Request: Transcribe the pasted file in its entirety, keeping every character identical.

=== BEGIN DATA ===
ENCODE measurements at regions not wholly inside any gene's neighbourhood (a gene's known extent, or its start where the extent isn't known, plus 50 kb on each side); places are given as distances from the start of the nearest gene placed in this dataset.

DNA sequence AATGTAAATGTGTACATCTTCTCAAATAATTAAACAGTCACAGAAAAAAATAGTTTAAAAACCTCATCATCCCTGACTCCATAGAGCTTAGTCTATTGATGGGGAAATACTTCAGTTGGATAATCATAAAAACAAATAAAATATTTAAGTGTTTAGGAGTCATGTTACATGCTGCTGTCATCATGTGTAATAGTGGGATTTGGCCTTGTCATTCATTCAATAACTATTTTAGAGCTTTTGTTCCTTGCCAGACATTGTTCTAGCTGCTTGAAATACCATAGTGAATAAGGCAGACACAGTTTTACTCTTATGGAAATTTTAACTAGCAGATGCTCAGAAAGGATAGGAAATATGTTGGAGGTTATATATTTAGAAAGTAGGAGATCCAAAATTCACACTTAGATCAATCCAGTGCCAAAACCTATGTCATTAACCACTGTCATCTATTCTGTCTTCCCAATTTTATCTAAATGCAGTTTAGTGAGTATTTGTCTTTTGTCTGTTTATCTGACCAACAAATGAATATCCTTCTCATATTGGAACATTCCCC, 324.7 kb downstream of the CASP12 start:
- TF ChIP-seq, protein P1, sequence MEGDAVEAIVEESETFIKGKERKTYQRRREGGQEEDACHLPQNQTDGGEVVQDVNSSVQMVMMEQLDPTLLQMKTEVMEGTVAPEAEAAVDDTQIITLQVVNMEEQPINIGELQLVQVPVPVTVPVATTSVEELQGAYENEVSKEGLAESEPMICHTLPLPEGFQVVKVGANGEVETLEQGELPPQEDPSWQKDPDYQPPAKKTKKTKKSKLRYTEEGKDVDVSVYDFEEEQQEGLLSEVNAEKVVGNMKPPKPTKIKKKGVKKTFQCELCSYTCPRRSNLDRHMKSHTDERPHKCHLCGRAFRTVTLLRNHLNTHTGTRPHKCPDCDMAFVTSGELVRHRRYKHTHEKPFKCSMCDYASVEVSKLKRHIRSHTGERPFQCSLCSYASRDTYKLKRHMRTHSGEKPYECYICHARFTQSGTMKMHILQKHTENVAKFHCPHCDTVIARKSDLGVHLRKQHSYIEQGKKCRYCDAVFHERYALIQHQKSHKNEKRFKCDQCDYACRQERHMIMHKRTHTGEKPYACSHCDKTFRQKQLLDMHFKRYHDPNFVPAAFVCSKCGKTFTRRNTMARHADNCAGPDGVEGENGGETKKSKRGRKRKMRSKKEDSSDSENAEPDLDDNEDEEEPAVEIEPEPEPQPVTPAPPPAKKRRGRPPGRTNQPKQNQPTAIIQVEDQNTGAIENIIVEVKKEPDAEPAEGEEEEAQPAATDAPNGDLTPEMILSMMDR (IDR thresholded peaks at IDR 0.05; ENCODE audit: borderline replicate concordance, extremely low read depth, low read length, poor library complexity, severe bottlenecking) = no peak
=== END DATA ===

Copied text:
ENCODE measurements at regions not wholly inside any gene's neighbourhood (a gene's known extent, or its start where the extent isn't known, plus 50 kb on each side); places are given as distances from the start of the nearest gene placed in this dataset.

DNA sequence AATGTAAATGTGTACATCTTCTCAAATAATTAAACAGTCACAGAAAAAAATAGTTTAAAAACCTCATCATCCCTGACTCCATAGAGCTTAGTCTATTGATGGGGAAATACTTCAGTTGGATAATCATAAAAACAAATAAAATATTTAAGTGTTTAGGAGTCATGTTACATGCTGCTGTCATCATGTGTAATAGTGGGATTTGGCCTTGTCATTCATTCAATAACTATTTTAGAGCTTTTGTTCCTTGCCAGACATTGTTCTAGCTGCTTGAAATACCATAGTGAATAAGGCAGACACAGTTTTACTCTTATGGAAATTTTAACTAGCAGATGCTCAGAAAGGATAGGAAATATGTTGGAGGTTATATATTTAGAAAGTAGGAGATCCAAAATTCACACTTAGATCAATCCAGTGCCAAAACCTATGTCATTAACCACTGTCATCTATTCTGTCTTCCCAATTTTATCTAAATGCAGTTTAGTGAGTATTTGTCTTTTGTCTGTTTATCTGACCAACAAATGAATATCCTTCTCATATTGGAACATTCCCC, 324.7 kb downstream of the CASP12 start:
- TF ChIP-seq, protein P1, sequence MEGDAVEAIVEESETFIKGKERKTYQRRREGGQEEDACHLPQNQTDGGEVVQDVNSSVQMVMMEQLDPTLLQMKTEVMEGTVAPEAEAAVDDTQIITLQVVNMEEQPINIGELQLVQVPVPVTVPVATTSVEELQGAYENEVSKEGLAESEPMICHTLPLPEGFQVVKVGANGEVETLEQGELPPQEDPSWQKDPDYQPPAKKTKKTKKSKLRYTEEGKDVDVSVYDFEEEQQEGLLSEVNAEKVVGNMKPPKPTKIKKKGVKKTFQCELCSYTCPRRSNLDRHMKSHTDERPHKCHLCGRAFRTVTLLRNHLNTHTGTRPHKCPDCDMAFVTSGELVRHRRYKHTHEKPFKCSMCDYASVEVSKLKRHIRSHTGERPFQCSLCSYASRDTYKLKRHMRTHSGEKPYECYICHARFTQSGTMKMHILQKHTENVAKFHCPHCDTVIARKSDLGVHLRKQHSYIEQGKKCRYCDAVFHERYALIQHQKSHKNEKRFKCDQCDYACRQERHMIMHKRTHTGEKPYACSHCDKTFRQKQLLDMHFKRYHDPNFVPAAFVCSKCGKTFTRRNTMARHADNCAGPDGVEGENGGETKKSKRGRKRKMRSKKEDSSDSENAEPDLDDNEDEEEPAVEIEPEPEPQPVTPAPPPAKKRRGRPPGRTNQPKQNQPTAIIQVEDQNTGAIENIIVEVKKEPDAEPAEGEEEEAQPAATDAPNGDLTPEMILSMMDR (IDR thresholded peaks at IDR 0.05; ENCODE audit: borderline replicate concordance, extremely low read depth, low read length, poor library complexity, severe bottlenecking) = no peak